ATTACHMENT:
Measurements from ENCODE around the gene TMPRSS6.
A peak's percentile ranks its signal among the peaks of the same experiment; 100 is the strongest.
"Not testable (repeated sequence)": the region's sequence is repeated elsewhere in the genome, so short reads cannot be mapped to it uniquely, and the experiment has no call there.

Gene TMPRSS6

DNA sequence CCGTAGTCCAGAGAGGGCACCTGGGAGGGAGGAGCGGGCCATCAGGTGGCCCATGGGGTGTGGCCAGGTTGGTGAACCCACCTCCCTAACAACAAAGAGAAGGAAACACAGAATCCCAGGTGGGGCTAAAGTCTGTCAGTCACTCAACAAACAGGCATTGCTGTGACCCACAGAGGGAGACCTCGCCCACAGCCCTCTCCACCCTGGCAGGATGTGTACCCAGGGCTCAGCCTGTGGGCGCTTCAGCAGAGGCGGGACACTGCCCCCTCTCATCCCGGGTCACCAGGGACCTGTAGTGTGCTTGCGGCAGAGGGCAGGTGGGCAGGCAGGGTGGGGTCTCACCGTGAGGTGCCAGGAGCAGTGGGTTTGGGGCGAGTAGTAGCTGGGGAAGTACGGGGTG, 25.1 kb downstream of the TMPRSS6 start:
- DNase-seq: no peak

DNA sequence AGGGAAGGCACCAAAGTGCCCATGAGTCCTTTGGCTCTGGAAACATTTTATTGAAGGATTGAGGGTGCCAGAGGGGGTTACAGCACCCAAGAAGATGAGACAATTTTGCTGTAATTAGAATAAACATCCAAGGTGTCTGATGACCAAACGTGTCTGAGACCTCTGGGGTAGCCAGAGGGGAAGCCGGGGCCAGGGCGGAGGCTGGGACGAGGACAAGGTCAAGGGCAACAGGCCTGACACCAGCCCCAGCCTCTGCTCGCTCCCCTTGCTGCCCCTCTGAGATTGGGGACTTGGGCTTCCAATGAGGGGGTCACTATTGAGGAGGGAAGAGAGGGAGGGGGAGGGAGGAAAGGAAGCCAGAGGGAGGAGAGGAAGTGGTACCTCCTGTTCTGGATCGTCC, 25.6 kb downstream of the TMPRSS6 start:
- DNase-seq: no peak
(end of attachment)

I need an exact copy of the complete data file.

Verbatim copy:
Measurements from ENCODE around the gene TMPRSS6.
A peak's percentile ranks its signal among the peaks of the same experiment; 100 is the strongest.
"Not testable (repeated sequence)": the region's sequence is repeated elsewhere in the genome, so short reads cannot be mapped to it uniquely, and the experiment has no call there.

Gene TMPRSS6

DNA sequence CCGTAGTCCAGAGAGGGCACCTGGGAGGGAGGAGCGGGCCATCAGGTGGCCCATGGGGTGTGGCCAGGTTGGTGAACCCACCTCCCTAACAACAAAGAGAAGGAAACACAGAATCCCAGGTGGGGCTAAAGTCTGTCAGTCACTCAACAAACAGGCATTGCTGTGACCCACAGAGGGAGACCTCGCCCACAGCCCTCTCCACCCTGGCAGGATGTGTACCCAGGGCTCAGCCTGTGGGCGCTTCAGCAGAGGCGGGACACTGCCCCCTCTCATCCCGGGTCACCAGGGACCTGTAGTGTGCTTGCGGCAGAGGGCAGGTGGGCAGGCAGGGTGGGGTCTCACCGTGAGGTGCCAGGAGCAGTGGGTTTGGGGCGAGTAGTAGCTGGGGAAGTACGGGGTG, 25.1 kb downstream of the TMPRSS6 start:
- DNase-seq: no peak

DNA sequence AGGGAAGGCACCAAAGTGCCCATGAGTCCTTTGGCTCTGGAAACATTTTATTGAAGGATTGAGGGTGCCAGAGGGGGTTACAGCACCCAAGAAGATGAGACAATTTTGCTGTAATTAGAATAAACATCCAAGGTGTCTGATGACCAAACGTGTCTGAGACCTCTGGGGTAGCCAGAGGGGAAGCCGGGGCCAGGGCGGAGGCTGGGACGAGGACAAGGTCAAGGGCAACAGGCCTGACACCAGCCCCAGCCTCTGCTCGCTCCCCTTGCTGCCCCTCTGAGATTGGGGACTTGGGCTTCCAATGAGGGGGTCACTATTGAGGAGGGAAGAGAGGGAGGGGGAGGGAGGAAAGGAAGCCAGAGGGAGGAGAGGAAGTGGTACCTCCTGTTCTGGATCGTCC, 25.6 kb downstream of the TMPRSS6 start:
- DNase-seq: no peak